Rats! I just hit the wrong key and sent an unintended message. Wish I could delete it. And before that I had written a lengthy comment which Yahoo seems toMessage 1 of 21 , Mar 4, 2009View SourceRats! I just hit the wrong key and sent an unintended
message. Wish I could delete it. And before that I had
written a lengthy comment which Yahoo seems to have lost.
So I'll try again.
Seems like there are several aspects to ALE
One is the notion of going through a list of frequencies in hopes
of finding one that works for the station(s) you are trying to
Another is the set of MIL STD modems, codecs, and protocols that
implement the system as we know it.
Now the frequency jumping part is something we could call "HF
Radio for Dummies" and I don't mean Dummies as a pejorative but
rather in the sense that has sold all those yellow books. It
means you can get right to the point of communicating without
first having to learn a lot of arcane stuff about propagation
modes and times and seasons. And even the experts are sometimes
fooled by propagation, so ALE may succeed at times when the experts
tell you it could not.
As for the MIL STD part, it's good that these things are being
standardized, and we know the military spares no expense in search
of the best communication technology. Still, I wonder if these
modems and codecs and protocols are necessarily the best for the
amateur service, considering the legal restrictions we operate
under, the kinds of equipment we have to use, and the operating
conditions we encounter. (Rhetorical question: Separate the
frequency scanning from the modem/codec. What if we had
a system that could scan through a list of frequencies but used
PSK instead of the MIL STD modem/codec?)
Another aspect is the use of ALE as a communication medium in
its own right versus the use of ALE to find a usable channel
for further communication in some other mode. Speaking only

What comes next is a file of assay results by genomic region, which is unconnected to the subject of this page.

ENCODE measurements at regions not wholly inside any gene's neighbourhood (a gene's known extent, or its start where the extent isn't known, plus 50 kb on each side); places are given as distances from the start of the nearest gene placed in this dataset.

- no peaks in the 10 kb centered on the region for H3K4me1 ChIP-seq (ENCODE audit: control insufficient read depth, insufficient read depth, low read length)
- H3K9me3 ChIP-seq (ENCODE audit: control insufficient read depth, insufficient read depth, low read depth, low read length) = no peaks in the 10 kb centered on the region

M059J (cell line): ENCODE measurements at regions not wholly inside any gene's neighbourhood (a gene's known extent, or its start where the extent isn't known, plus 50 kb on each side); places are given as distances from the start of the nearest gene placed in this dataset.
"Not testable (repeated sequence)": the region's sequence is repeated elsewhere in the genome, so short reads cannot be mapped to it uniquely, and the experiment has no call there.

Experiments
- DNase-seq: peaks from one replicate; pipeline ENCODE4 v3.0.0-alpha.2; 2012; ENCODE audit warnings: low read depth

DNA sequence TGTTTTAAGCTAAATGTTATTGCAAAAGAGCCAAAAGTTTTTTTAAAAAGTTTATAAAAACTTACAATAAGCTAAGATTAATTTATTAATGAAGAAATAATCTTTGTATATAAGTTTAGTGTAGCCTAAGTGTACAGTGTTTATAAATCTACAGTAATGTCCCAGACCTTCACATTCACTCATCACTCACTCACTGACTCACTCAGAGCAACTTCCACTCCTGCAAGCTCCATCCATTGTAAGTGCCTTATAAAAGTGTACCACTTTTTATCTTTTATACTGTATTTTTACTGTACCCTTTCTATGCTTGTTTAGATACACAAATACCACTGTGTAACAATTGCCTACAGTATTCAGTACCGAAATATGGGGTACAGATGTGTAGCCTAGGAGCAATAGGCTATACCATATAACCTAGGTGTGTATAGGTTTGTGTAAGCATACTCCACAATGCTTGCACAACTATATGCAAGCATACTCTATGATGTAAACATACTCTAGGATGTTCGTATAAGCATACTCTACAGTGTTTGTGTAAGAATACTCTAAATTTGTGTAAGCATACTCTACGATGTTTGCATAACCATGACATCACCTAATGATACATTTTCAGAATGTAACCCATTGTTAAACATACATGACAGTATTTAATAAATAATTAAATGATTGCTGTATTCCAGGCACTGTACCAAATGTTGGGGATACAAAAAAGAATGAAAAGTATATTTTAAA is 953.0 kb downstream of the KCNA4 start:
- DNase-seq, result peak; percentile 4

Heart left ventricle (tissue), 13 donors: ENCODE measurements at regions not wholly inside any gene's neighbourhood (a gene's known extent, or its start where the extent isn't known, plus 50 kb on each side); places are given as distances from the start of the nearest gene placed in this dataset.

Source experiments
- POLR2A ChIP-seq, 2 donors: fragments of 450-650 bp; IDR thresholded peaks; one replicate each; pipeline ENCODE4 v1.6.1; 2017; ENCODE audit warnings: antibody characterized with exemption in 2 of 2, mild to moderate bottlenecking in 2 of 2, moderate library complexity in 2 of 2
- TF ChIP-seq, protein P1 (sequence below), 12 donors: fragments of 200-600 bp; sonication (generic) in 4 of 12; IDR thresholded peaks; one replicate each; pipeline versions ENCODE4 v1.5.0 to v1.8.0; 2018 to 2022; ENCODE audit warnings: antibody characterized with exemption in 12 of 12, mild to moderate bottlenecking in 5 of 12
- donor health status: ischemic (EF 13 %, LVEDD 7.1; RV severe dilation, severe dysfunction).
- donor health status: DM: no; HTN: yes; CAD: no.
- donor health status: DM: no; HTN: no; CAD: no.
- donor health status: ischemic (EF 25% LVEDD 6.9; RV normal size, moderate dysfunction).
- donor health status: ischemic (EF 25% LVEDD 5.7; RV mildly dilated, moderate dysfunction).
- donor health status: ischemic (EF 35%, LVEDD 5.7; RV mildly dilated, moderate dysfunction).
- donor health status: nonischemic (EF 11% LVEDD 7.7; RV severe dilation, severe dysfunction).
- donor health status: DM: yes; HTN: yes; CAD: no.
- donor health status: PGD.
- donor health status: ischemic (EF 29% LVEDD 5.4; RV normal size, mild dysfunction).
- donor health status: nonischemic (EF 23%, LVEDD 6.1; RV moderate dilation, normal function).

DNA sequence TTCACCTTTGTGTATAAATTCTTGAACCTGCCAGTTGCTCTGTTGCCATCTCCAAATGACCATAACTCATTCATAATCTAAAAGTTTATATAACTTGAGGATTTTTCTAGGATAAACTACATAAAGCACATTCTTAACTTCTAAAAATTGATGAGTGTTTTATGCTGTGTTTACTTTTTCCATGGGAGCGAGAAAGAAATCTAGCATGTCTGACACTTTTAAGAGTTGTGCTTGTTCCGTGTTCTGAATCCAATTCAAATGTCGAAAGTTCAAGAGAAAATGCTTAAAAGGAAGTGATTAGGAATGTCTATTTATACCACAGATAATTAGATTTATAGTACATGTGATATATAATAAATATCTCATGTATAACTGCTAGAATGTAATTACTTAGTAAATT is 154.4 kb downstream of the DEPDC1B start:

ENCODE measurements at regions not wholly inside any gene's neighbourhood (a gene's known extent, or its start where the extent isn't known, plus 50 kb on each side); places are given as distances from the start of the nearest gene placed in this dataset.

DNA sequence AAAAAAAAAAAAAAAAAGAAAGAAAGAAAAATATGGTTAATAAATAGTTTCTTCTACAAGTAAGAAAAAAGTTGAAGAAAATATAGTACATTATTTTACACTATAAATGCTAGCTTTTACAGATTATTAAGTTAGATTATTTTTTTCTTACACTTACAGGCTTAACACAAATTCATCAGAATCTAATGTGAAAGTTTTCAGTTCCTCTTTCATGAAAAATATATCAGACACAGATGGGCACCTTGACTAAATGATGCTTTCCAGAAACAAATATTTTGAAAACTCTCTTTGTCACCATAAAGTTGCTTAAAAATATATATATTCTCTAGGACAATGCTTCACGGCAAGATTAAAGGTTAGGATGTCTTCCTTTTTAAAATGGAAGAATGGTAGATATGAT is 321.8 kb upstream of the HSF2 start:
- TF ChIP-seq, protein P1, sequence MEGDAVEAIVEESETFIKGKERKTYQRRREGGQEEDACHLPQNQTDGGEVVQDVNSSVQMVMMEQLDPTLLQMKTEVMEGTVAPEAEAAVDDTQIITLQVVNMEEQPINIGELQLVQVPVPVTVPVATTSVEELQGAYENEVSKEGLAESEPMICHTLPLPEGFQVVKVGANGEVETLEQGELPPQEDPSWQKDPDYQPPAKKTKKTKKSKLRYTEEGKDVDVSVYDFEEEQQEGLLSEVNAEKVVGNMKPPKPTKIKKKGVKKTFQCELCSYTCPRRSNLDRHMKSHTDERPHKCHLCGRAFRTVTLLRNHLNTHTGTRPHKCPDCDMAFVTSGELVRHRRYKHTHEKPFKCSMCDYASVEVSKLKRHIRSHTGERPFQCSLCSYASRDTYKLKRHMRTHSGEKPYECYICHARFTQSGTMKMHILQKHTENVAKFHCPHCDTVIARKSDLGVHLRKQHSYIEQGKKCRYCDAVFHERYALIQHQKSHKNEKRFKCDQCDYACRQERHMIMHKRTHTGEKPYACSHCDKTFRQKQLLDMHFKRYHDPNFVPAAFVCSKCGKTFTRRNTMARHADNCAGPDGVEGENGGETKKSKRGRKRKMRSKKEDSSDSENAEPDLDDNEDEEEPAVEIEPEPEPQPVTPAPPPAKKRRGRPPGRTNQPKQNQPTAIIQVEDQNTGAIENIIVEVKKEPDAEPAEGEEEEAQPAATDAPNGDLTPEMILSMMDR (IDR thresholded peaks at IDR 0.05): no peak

for myself, I'm a keyboard mode operator so I don't get excited
about using ALE to initiate a contact that will be continued
in SSB voice. And I can't see myself using ALE to establish
a contact and then saying, "let's QSY to such-and-such a
frequency and continue in PSK63."
Finally, it seems ALE is best suited to establishing communication
with a particular station, or with a group of stations having
a common interest. This probably affects the number of hams
who are interested in trying it. I used to keep a weekly sked
with a friend; ALE might have been helpful to us in finding
the best frequency to use on any given evening. Back in the late
1950s I was in a RTTY roundtable of friends practically every
night. ALE would probably not have been helpful then. Some hams
chase DX, some contest, some are interested in emergency
services, some do it all. ALE serves some of these operating
styles and not others.
... A good reply Bonnie, fair comment. Perhaps I should have questioned the role in Emcomms for hams, but it certainly has as much right to exists and has asMessage 1 of 21 , Mar 4, 2009View Source--- In email@example.com, "jhaynesatalumni" <jhhaynes@...> wrote:
>A good reply Bonnie, fair comment. Perhaps I should have questioned the role in Emcomms for hams, but it certainly has as much right to exists and has as much a valid "need" as the items you list.
> > Perhaps the best answer to your question may
> > be in the form of questions for you:
> > Why is "CQ Contest" needed?
> > Why is "You are 5-9" needed?
> > Why is a repeater needed?
> > Why is a weekly net needed?
> > The purpose is similar.
> > Bonnie KQ6XA